Currently operating in nearly every large-scale cannabis and industrial hemp extraction lab in North America, the recently patented (U.S. Patent #10814338) Centrifuge Utility Platform (CUP-15 and CUP-30 AKA “CUP Series”) works to target and extract compounds from a variety of plant materials including cannabinoid derivatives from hemp and cannabis.
How does it work?
It works similar in action to a top-loading clothes washing machine, the pre-chilled ethanol solution is added to the milled plant biomass to facilitate the initial extraction process. The ethanol soaks the biomass while the CUP agitates to extract cannabinoid compounds via a closed-loop centrifugal force.
Combining a closed-loop, alcohol extraction system with mechanical centrifugation ensuring a high-purity, consistent extraction. Depending on your desired end-product, you can target specific plant compounds through programmable sequences, effectively isolating your desired separation.
The CUP Series boasts 97% alcohol removal from biomass, while also streamlining production times and maximizing extraction yield.
The process is incredibly efficient and fast! The runtime for a CUP-15 extraction system is 15 minutes and for the CUP-30, 20 minutes! This allows operators to process up to 600 pounds of material in a standard eight-hour shift. With the touch of a button, the automated program menu runs the cycle to the user’s specifications.
The resulting output of the CUP extraction machine is a cannabinoid-rich ethanol solution typically known as “tincture” which then needs to be filtered to remove suspended particulates and then evaporated to remove the remaining ethanol.
3. Filtration: Particulate Filter
While you’re using your ethanol solvent to extract precious cannabinoids it pays to optimize each part of the process to maximize efficiencies and increase profitability. The ability to squeeze your margins can make or break your extraction business.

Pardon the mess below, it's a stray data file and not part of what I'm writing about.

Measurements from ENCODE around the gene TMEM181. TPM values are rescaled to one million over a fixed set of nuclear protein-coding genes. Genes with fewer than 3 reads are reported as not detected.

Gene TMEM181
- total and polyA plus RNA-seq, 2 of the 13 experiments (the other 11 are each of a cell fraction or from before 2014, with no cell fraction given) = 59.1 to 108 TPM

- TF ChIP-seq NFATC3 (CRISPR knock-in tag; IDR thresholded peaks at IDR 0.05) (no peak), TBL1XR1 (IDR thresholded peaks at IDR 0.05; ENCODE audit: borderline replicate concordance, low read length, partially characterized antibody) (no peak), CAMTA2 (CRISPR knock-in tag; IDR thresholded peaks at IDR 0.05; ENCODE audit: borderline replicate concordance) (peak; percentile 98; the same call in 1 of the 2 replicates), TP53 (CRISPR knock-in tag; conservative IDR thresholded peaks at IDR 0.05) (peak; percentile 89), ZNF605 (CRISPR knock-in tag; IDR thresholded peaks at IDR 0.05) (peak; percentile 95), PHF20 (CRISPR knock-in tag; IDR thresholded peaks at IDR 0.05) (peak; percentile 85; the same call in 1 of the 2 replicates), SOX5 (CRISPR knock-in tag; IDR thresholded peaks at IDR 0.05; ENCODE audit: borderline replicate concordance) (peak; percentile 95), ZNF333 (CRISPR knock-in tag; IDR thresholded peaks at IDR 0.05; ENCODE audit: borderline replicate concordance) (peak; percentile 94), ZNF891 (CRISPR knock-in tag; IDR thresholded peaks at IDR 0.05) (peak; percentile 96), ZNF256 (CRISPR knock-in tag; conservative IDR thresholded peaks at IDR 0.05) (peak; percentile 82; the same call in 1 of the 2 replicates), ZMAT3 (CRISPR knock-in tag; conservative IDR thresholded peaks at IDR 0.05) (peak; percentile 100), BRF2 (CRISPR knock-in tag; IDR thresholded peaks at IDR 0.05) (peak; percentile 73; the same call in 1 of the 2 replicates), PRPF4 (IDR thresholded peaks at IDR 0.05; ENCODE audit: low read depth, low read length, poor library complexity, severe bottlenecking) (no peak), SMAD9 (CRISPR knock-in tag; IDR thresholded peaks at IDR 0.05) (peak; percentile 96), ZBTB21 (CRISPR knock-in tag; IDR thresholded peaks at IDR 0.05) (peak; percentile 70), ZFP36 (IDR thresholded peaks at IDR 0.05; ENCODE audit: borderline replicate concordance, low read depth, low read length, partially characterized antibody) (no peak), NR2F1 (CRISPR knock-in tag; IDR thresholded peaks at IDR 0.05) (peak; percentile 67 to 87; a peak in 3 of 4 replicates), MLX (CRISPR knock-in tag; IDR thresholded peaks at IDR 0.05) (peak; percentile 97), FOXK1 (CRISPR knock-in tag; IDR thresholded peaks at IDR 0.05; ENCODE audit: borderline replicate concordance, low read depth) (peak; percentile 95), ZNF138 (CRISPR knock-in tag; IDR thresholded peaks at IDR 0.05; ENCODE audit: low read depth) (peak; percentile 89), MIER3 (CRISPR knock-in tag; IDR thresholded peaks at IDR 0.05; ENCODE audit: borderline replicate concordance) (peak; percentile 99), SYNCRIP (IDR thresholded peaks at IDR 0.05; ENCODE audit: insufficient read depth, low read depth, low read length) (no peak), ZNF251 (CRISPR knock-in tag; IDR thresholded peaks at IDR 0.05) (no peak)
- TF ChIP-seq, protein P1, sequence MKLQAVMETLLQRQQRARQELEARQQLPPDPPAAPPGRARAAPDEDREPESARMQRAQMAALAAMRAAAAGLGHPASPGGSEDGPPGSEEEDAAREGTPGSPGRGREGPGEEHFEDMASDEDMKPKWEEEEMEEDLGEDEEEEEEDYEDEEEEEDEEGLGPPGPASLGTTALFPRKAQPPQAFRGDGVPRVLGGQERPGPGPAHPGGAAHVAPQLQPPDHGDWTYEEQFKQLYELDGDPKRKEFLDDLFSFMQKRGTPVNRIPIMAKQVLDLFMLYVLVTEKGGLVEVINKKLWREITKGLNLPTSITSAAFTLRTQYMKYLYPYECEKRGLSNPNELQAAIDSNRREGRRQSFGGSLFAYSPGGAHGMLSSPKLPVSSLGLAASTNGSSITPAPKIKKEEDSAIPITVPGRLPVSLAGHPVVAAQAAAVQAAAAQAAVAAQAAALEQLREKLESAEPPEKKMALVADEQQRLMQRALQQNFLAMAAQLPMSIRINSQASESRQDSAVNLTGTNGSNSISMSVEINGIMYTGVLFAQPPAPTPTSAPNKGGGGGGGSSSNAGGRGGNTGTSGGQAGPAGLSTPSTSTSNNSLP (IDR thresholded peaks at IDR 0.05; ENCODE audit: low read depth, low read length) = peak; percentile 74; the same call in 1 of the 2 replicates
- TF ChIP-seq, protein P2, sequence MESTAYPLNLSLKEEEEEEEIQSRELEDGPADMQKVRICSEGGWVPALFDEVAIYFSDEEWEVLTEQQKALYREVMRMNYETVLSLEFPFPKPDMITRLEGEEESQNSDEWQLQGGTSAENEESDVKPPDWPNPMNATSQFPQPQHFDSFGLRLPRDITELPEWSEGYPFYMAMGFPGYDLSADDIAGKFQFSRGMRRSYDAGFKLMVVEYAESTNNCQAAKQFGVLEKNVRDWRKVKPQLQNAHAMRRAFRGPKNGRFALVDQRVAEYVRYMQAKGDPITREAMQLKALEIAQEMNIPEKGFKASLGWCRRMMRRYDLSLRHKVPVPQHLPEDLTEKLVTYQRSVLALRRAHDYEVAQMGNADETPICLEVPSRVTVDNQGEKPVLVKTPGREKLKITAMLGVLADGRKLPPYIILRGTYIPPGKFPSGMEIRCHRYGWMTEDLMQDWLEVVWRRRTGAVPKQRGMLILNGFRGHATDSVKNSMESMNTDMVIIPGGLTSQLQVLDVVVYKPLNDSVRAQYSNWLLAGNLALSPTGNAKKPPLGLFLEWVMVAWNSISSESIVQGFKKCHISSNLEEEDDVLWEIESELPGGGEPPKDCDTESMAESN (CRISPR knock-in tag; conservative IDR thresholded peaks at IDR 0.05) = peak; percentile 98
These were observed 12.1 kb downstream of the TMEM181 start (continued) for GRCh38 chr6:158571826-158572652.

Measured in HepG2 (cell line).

Using a particulate filter will allow for the removal of suspended particulates and adsorbents from your ethanol solution. This means you’ll be able to reuse the same ethanol for multiple extractions. Cannabinoids can be extracted from multiple bags of biomass thereby reducing the cost of production.
How does it work?
To properly and effectively extract cannabinoids, most processors extract with cold ethanol which requires the chilling of large amounts of ethanol quickly to very cold temperatures (see step 1 above of the process using the DC-40 Direct Chiller).
One of the best ways to optimize this part of the extraction process is to saturate your ethanol solvent with as much cannabinoids as it can hold to minimize the amount of ethanol you need to evaporate later on. This saturation is achieved by extracting multiple bags of biomass in the CUP-15/30 with the same volume of ethanol.
This is the point in the process where the lenticular filtration skid comes into play. The skid filters the ethanol between extractions on the CUP-15/30 machine to allow the DC-40 to maintain solvent temperature so that the same solution can be used for up to 3 bags of biomass. The end-result is an ultra-saturated ethanol solution (crude oil) that is ready to go into the evaporator.
4. Evaporation: Falling Film Evaporator (FFE)
After you have fully saturated your ethanol solvent with cannabinoids and terpenes it’s now ready to go into the evaporator for separation. This part of the process removes the ethanol solvent resulting in a crude hemp or cannabis oil.
Our innovative FFE Series Falling Film Evaporator is ideal for hemp or cannabis oil separation and ethanol alcohol recovery from your extracted biomass tincture. The FFE is a semi-continuous, very rugged, and reliable solvent recovery platform that system maintains a high evaporation rate, which significantly increases the throughput of crude oil production, eliminating the need for multiple large rotary evaporator systems.
How does it work?
During operation, the tincture is syphoned into a closed system at low pressure. A flowmeter regulates the rate at which the tincture is shotgun fed onto a heated evaporator column down which it flows in a laminar fashion. This thin film distribution of the tincture allows for very efficient exposure of the solvent to the heat from the column.